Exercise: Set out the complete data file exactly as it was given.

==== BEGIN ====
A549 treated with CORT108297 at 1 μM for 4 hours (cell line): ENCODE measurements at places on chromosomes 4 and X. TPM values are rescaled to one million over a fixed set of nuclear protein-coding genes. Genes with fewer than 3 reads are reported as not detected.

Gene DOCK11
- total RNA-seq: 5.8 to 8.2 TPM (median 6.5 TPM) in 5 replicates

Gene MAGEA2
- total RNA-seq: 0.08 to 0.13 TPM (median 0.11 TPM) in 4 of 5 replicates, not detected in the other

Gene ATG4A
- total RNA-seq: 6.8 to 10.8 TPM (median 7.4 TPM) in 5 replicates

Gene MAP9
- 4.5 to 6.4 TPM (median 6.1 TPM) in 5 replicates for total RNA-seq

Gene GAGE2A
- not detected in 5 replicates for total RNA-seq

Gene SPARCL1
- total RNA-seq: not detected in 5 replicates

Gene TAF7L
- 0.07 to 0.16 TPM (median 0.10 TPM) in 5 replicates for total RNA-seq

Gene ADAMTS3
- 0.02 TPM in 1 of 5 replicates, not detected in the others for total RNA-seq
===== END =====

A549 treated with CORT108297 at 1 μM for 4 hours (cell line): ENCODE measurements at places on chromosomes 4 and X. TPM values are rescaled to one million over a fixed set of nuclear protein-coding genes. Genes with fewer than 3 reads are reported as not detected.

Gene DOCK11
- total RNA-seq: 5.8 to 8.2 TPM (median 6.5 TPM) in 5 replicates

Gene MAGEA2
- total RNA-seq: 0.08 to 0.13 TPM (median 0.11 TPM) in 4 of 5 replicates, not detected in the other

Gene ATG4A
- total RNA-seq: 6.8 to 10.8 TPM (median 7.4 TPM) in 5 replicates

Gene MAP9
- 4.5 to 6.4 TPM (median 6.1 TPM) in 5 replicates for total RNA-seq

Gene GAGE2A
- not detected in 5 replicates for total RNA-seq

Gene SPARCL1
- total RNA-seq: not detected in 5 replicates

Gene TAF7L
- 0.07 to 0.16 TPM (median 0.10 TPM) in 5 replicates for total RNA-seq

Gene ADAMTS3
- 0.02 TPM in 1 of 5 replicates, not detected in the others for total RNA-seq